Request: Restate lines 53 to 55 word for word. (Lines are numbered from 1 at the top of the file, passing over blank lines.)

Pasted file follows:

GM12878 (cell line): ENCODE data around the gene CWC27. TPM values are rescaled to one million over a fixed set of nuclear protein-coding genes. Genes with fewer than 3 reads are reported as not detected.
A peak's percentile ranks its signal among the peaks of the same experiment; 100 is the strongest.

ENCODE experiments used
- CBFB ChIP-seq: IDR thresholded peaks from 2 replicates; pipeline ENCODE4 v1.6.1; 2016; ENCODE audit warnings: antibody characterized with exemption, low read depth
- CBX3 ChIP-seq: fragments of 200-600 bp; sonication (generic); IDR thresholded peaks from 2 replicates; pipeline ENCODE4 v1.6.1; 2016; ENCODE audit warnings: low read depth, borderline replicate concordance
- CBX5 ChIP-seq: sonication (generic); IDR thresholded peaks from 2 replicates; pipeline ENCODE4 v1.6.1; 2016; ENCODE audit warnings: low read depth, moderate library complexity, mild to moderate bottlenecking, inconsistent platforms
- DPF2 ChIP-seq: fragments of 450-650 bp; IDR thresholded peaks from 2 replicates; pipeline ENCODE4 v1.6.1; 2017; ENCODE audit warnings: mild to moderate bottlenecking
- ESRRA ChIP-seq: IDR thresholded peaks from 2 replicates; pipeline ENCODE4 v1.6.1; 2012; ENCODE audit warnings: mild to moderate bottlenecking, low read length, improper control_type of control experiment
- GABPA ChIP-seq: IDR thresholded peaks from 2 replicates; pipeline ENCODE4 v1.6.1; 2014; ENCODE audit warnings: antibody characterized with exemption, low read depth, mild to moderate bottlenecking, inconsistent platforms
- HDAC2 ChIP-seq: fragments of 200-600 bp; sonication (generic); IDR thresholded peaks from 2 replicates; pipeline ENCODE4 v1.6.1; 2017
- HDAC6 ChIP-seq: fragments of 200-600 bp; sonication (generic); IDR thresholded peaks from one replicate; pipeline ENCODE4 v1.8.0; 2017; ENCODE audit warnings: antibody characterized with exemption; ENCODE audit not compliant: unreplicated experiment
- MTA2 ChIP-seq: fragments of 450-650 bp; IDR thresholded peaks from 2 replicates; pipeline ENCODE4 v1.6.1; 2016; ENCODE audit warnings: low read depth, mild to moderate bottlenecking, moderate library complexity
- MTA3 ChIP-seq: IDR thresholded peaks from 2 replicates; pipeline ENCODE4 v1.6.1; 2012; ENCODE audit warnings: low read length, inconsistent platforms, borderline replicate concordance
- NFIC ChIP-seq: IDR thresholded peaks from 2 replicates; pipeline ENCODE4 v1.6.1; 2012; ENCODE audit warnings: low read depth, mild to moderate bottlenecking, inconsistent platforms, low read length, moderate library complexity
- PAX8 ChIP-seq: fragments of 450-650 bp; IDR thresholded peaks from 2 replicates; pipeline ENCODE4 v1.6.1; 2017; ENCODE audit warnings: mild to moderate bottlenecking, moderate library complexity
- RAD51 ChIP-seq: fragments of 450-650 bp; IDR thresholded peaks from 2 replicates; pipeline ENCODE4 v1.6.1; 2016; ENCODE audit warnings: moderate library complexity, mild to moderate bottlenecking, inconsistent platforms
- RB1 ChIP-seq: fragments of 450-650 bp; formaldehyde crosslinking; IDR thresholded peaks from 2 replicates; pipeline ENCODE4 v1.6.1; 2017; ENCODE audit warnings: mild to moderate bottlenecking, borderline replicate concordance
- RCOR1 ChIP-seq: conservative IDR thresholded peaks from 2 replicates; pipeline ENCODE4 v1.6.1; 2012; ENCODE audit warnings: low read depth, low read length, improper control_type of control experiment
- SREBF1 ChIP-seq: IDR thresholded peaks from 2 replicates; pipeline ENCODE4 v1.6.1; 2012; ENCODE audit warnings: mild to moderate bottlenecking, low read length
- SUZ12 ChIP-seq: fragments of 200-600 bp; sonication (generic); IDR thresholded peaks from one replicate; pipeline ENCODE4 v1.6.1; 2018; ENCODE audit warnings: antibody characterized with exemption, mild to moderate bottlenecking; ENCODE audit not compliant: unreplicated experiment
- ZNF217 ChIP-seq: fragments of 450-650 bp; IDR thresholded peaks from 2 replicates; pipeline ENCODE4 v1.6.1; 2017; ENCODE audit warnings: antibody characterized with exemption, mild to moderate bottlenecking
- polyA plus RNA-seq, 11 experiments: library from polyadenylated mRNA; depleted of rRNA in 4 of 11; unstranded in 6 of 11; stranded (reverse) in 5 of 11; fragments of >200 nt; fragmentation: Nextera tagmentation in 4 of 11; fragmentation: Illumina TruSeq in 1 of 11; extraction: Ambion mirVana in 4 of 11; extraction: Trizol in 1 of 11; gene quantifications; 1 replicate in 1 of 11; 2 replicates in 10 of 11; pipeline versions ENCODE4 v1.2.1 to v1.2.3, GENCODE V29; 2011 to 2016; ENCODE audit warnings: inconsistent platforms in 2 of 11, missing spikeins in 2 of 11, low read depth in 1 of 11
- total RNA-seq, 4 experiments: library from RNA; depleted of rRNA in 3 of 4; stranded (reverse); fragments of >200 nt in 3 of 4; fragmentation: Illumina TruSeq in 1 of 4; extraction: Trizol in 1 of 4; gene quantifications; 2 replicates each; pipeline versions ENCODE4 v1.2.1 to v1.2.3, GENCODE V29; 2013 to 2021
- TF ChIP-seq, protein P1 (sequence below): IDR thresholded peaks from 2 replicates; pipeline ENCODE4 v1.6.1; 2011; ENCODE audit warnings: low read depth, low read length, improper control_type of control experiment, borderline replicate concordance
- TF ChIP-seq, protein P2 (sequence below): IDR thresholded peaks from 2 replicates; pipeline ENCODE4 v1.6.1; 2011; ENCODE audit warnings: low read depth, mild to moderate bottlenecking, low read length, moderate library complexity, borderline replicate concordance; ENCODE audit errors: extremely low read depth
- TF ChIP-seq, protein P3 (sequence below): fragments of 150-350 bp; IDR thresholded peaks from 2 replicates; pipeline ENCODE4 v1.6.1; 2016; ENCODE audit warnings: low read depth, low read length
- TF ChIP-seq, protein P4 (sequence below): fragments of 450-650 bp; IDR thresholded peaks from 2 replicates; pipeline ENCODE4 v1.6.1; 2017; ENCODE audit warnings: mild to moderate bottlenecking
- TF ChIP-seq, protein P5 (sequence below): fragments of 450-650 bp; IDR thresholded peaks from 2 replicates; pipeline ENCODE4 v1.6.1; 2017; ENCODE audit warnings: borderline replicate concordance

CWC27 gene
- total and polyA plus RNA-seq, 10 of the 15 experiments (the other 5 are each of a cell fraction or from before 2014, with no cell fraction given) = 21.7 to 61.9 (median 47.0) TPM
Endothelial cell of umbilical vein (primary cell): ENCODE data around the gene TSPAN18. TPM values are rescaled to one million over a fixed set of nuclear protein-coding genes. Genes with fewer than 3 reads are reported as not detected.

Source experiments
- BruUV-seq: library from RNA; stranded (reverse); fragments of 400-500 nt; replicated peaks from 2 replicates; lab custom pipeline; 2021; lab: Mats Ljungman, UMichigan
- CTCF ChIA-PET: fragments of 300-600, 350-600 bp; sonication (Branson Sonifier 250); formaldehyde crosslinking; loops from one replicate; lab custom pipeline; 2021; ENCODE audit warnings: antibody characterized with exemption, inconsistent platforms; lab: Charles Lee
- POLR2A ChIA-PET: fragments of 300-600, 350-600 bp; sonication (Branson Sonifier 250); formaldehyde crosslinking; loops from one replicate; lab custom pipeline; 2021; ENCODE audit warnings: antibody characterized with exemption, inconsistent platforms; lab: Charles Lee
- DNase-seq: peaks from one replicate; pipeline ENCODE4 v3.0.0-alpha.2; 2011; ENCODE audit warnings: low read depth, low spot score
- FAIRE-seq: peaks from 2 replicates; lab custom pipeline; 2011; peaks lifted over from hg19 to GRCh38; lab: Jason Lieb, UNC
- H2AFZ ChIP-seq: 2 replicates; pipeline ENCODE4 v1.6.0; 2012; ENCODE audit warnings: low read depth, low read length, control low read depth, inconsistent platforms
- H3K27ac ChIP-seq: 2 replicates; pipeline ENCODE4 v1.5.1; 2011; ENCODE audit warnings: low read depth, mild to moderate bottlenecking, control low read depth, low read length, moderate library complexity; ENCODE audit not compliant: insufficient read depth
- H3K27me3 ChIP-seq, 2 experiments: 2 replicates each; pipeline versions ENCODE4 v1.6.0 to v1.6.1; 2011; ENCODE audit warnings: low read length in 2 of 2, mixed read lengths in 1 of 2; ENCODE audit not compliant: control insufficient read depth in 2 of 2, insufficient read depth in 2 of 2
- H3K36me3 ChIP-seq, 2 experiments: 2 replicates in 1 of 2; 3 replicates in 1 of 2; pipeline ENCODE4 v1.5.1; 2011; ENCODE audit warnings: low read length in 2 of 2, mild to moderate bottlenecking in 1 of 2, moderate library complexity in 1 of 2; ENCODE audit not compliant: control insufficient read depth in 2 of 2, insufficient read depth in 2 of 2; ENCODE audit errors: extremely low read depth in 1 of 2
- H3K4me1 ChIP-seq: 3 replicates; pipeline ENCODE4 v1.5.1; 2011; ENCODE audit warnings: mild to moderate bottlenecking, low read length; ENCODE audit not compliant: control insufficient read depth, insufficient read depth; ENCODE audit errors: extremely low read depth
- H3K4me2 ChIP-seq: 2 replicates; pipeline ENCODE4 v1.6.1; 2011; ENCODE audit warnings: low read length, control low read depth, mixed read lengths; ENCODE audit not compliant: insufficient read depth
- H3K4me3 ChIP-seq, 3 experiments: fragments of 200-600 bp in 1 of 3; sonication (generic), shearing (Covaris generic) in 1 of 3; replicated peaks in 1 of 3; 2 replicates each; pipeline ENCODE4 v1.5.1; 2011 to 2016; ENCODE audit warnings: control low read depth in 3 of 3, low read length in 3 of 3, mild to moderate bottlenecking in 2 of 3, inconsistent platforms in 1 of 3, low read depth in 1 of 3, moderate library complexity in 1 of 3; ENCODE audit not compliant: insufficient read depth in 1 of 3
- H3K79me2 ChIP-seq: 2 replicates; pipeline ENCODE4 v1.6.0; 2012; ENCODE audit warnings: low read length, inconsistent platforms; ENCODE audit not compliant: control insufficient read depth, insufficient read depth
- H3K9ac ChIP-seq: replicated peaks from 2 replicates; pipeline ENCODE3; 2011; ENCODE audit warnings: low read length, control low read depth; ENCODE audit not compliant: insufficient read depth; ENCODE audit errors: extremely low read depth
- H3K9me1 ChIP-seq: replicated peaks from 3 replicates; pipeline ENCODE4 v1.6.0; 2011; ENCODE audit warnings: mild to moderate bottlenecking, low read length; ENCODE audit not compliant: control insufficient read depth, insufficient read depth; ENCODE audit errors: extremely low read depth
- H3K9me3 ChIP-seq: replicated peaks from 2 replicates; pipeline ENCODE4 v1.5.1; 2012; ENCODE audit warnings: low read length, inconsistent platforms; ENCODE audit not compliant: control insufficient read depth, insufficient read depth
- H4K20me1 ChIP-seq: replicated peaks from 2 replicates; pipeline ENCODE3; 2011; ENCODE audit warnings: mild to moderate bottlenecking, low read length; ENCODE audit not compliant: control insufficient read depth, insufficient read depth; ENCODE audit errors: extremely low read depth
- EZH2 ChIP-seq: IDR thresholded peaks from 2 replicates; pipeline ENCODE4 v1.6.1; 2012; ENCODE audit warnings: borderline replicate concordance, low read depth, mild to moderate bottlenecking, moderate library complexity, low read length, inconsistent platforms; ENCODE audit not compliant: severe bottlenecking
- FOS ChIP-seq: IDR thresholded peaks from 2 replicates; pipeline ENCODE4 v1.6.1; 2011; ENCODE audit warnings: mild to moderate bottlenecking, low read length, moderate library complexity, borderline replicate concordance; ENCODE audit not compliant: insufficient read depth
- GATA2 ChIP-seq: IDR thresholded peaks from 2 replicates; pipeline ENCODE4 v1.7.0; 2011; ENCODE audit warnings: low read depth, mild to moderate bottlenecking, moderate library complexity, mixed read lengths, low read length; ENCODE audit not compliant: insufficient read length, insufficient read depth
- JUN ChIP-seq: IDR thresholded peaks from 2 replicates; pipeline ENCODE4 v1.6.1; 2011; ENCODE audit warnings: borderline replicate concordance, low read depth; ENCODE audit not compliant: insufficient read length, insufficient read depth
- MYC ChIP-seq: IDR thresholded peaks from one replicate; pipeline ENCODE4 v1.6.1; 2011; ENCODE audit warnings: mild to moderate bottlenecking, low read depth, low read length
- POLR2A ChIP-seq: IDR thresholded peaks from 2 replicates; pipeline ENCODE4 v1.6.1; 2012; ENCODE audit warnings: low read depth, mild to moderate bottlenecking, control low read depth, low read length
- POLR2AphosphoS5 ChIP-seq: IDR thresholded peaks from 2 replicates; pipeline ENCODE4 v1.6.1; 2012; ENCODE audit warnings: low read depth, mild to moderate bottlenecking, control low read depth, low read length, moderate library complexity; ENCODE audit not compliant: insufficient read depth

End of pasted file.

- JUN ChIP-seq: IDR thresholded peaks from 2 replicates; pipeline ENCODE4 v1.6.1; 2011; ENCODE audit warnings: borderline replicate concordance, low read depth; ENCODE audit not compliant: insufficient read length, insufficient read depth
- MYC ChIP-seq: IDR thresholded peaks from one replicate; pipeline ENCODE4 v1.6.1; 2011; ENCODE audit warnings: mild to moderate bottlenecking, low read depth, low read length
- POLR2A ChIP-seq: IDR thresholded peaks from 2 replicates; pipeline ENCODE4 v1.6.1; 2012; ENCODE audit warnings: low read depth, mild to moderate bottlenecking, control low read depth, low read length